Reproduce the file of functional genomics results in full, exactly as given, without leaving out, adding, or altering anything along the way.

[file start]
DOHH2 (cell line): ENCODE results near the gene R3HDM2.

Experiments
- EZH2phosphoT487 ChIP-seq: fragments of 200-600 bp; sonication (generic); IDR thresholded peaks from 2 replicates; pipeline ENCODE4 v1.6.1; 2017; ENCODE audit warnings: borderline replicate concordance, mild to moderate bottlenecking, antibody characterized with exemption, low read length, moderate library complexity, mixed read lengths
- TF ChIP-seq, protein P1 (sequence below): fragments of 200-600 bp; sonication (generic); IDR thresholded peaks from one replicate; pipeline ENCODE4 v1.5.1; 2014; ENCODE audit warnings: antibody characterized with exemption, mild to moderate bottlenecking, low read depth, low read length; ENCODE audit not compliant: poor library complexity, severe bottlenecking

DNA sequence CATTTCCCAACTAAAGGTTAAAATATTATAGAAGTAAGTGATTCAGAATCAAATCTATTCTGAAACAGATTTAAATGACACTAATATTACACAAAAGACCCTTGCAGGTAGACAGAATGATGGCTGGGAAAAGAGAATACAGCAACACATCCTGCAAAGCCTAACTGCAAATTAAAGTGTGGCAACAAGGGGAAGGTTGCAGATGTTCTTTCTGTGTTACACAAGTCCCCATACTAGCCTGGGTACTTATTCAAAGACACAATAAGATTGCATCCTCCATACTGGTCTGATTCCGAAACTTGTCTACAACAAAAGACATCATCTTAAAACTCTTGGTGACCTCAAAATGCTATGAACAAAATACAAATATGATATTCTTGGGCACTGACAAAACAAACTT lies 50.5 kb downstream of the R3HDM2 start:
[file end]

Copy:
DOHH2 (cell line): ENCODE results near the gene R3HDM2.

Experiments
- EZH2phosphoT487 ChIP-seq: fragments of 200-600 bp; sonication (generic); IDR thresholded peaks from 2 replicates; pipeline ENCODE4 v1.6.1; 2017; ENCODE audit warnings: borderline replicate concordance, mild to moderate bottlenecking, antibody characterized with exemption, low read length, moderate library complexity, mixed read lengths
- TF ChIP-seq, protein P1 (sequence below): fragments of 200-600 bp; sonication (generic); IDR thresholded peaks from one replicate; pipeline ENCODE4 v1.5.1; 2014; ENCODE audit warnings: antibody characterized with exemption, mild to moderate bottlenecking, low read depth, low read length; ENCODE audit not compliant: poor library complexity, severe bottlenecking

DNA sequence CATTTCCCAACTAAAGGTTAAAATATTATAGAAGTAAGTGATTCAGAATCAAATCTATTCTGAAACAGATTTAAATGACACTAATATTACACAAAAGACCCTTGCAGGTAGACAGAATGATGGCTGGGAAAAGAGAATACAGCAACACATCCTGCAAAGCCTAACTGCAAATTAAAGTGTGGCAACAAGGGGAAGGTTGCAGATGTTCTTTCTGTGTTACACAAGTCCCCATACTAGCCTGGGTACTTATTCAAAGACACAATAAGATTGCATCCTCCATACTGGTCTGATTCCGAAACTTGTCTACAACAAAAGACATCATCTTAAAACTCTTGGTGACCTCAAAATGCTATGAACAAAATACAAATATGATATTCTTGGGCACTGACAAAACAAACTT lies 50.5 kb downstream of the R3HDM2 start: